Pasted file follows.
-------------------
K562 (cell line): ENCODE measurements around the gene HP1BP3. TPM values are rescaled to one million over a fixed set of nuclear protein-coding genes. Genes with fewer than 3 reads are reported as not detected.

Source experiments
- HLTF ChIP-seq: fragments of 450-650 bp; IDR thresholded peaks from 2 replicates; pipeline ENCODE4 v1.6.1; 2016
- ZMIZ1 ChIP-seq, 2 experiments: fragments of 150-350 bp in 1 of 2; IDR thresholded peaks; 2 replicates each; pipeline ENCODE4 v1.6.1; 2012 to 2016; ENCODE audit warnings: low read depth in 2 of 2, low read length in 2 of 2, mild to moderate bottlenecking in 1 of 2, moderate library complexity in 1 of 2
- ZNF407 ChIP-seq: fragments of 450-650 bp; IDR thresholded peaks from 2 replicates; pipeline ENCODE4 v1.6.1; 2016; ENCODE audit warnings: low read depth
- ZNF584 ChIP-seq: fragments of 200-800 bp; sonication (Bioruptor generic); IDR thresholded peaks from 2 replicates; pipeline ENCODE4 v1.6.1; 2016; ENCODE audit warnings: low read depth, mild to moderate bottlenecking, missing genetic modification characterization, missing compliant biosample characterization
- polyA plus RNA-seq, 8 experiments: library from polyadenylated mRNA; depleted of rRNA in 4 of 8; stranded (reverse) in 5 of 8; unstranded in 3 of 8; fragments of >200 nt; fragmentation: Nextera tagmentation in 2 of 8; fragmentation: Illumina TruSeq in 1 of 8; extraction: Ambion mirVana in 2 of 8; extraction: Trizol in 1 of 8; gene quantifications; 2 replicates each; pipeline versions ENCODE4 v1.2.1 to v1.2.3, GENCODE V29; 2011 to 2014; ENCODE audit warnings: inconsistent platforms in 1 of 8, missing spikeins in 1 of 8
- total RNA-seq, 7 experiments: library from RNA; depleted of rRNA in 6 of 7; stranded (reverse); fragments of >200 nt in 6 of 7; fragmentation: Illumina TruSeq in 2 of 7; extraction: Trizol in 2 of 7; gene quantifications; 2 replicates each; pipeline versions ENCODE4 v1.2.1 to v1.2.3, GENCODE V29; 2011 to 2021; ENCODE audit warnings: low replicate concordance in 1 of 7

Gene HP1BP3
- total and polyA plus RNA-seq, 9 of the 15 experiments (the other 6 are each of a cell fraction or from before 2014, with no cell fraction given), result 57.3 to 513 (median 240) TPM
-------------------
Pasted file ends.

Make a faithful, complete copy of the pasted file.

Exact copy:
K562 (cell line): ENCODE measurements around the gene HP1BP3. TPM values are rescaled to one million over a fixed set of nuclear protein-coding genes. Genes with fewer than 3 reads are reported as not detected.

Source experiments
- HLTF ChIP-seq: fragments of 450-650 bp; IDR thresholded peaks from 2 replicates; pipeline ENCODE4 v1.6.1; 2016
- ZMIZ1 ChIP-seq, 2 experiments: fragments of 150-350 bp in 1 of 2; IDR thresholded peaks; 2 replicates each; pipeline ENCODE4 v1.6.1; 2012 to 2016; ENCODE audit warnings: low read depth in 2 of 2, low read length in 2 of 2, mild to moderate bottlenecking in 1 of 2, moderate library complexity in 1 of 2
- ZNF407 ChIP-seq: fragments of 450-650 bp; IDR thresholded peaks from 2 replicates; pipeline ENCODE4 v1.6.1; 2016; ENCODE audit warnings: low read depth
- ZNF584 ChIP-seq: fragments of 200-800 bp; sonication (Bioruptor generic); IDR thresholded peaks from 2 replicates; pipeline ENCODE4 v1.6.1; 2016; ENCODE audit warnings: low read depth, mild to moderate bottlenecking, missing genetic modification characterization, missing compliant biosample characterization
- polyA plus RNA-seq, 8 experiments: library from polyadenylated mRNA; depleted of rRNA in 4 of 8; stranded (reverse) in 5 of 8; unstranded in 3 of 8; fragments of >200 nt; fragmentation: Nextera tagmentation in 2 of 8; fragmentation: Illumina TruSeq in 1 of 8; extraction: Ambion mirVana in 2 of 8; extraction: Trizol in 1 of 8; gene quantifications; 2 replicates each; pipeline versions ENCODE4 v1.2.1 to v1.2.3, GENCODE V29; 2011 to 2014; ENCODE audit warnings: inconsistent platforms in 1 of 8, missing spikeins in 1 of 8
- total RNA-seq, 7 experiments: library from RNA; depleted of rRNA in 6 of 7; stranded (reverse); fragments of >200 nt in 6 of 7; fragmentation: Illumina TruSeq in 2 of 7; extraction: Trizol in 2 of 7; gene quantifications; 2 replicates each; pipeline versions ENCODE4 v1.2.1 to v1.2.3, GENCODE V29; 2011 to 2021; ENCODE audit warnings: low replicate concordance in 1 of 7

Gene HP1BP3
- total and polyA plus RNA-seq, 9 of the 15 experiments (the other 6 are each of a cell fraction or from before 2014, with no cell fraction given), result 57.3 to 513 (median 240) TPM